The Water Babies

Illustrated Online Children's Book by Charles Kingsley

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ploughman, the keeper, and the Irishwoman, all ran up the park, shouting, “Stop thief,” in the belief that Tom had at least a thousand pounds’ worth of jewels in his empty pockets; and the very magpies and jays followed Tom up, screaking and screaming, as if he were a hunted fox, beginning to droop his brush.
And all the while poor Tom paddled up the park with his little bare feet, like a small black gorilla fleeing to the forest. Alas for him! there was no big father gorilla therein to take his part—to scratch out the gardener’s inside with one paw, toss the dairymaid into a tree with another, and wrench off Sir John’s head with a third, while he cracked the keeper’s skull with his teeth as easily as if it had been a cocoa-nut or a paving-stone.
However, Tom did not remember ever having had a father; so he did not look for one, and expected to have to take care of himself; while as for running, he could keep up for a couple of miles with any stage-coach, if there was the chance of a copper or a cigar-end, and turn coach-wheels on his hands and feet ten times following, which is more than you can do. Wherefore his pursuers found it very difficult to catch him; and we will hope that they did not catch him at all.
Tom, of course, made for the woods. He had never been in a wood in his life; but he was sharp enough to know that he might hide in a bush, or swarm up a tree, and, altogether, had more chance there than in the open. If he had not known that, he would have been foolisher than a mouse or a minnow.
But when he got into the wood, he found it a very different sort of place from what he had fancied. He pushed into a thick cover of rhododendrons, and found himself at once caught in a trap. The boughs laid hold of his legs and arms, poked him in his face and his stomach, made him shut his eyes tight (though that was no great loss, for he could not see at best a yard before his nose); and when he got through the rhododendrons, the hassock-grass and sedges tumbled him over, and cut his poor little fingers afterwards most spitefully; the birches birched him as soundly as if he had been a nobleman at Eton, and over the face too (which is not fair swishing as all brave boys will agree); and the lawyers tripped him up, and tore his shins as if they had sharks’ teeth—which lawyers are likely enough to have.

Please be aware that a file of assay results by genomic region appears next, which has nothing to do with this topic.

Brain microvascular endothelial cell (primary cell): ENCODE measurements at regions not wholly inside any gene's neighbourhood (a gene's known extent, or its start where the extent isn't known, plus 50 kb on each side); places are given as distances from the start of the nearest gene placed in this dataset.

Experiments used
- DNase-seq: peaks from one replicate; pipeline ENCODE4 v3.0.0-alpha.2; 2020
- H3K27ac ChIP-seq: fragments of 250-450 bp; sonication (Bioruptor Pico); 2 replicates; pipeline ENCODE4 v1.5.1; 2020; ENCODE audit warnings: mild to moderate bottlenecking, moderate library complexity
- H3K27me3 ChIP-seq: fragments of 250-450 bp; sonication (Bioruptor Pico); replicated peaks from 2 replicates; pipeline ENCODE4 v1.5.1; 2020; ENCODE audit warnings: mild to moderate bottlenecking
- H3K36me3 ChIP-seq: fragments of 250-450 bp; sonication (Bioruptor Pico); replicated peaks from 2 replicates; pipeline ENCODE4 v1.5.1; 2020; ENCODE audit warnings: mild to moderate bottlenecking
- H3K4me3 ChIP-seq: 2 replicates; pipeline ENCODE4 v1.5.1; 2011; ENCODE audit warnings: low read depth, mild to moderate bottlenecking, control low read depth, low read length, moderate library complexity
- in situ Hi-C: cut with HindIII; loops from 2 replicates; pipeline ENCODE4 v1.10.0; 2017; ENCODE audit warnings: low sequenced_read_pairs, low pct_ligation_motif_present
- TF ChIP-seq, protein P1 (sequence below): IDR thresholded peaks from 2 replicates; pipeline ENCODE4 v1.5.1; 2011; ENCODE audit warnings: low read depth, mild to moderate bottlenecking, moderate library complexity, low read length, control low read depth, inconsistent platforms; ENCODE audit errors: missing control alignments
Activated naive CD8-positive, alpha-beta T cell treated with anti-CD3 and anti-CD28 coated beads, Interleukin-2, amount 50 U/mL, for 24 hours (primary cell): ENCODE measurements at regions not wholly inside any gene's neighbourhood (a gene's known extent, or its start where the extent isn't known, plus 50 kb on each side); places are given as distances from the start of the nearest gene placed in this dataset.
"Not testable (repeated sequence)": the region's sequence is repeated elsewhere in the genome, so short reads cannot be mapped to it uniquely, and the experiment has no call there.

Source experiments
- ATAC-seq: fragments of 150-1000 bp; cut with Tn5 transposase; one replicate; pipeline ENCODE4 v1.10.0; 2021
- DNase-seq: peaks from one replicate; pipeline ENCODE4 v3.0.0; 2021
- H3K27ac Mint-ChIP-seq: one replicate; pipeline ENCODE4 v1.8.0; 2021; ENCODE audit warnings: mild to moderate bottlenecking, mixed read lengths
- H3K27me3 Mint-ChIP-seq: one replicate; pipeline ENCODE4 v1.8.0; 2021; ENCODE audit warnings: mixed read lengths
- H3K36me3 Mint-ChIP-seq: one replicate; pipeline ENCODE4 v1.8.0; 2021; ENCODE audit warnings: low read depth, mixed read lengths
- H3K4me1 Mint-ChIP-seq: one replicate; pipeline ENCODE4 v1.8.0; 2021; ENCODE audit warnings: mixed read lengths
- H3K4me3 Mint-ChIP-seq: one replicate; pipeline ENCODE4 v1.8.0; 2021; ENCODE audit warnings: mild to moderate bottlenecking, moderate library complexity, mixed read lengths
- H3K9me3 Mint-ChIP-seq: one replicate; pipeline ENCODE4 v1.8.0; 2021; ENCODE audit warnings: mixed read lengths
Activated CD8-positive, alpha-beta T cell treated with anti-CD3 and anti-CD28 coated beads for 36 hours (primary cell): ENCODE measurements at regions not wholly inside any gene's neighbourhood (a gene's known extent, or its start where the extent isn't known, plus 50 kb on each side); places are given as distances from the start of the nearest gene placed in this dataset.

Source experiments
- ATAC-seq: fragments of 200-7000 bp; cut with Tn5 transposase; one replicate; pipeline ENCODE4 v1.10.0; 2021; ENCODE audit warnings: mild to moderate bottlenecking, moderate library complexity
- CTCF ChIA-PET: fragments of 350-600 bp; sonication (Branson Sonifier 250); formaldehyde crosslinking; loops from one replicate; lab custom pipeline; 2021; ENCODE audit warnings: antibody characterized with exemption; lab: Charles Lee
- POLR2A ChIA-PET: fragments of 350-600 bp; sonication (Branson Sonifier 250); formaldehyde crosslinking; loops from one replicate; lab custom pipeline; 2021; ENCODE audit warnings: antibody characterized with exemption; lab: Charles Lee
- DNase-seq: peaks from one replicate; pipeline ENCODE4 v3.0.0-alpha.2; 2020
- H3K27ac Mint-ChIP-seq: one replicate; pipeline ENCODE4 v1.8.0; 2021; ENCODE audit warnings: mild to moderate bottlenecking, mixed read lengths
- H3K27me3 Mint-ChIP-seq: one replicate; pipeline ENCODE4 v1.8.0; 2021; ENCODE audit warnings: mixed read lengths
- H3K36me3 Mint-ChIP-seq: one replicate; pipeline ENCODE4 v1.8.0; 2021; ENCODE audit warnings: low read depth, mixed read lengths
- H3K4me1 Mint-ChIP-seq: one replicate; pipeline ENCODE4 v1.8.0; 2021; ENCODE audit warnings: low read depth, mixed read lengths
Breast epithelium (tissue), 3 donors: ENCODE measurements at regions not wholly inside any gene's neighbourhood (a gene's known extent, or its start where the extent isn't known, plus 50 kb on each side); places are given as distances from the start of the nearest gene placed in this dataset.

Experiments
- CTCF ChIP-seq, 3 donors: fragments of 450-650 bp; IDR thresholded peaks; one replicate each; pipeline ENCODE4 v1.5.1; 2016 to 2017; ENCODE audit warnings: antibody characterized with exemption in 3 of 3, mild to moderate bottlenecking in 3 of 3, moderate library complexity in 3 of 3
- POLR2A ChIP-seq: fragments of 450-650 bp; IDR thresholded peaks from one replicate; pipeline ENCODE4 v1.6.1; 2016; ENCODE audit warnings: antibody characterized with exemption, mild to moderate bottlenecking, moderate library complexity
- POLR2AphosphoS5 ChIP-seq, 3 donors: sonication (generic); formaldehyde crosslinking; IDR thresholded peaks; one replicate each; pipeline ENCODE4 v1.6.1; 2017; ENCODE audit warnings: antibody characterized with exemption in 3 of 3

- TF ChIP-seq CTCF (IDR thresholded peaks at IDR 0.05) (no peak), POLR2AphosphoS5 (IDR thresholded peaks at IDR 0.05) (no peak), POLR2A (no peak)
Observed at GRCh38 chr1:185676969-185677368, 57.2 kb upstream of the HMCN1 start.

“I must get out of this,” thought Tom, “or I shall stay here till somebody comes to help me— which is just what I don’t want.”
But how to get out was the difficult matter. And indeed I don’t think he would ever have got out at all, but have stayed there till the cock-robins covered him with leaves, if he had not suddenly run his head against a wall.
Now running your head against a wall is not pleasant, especially if it is a loose wall, with the stones all set on edge, and a sharp cornered one hits you between the eyes and makes you see all manner of beautiful stars. The stars are very beautiful, certainly; but unfortunately they go in the twenty-thousandth part of a split second, and the pain which comes after them does not. And so Tom hurt his head; but he was a brave boy, and did not mind that a penny. He guessed that over the wall the cover would end; and up it he went, and over like a squirrel.
And there he was, out on the great grouse-moors, which the country folk called Harthover Fell— heather and bog and rock, stretching away and up, up to the very sky.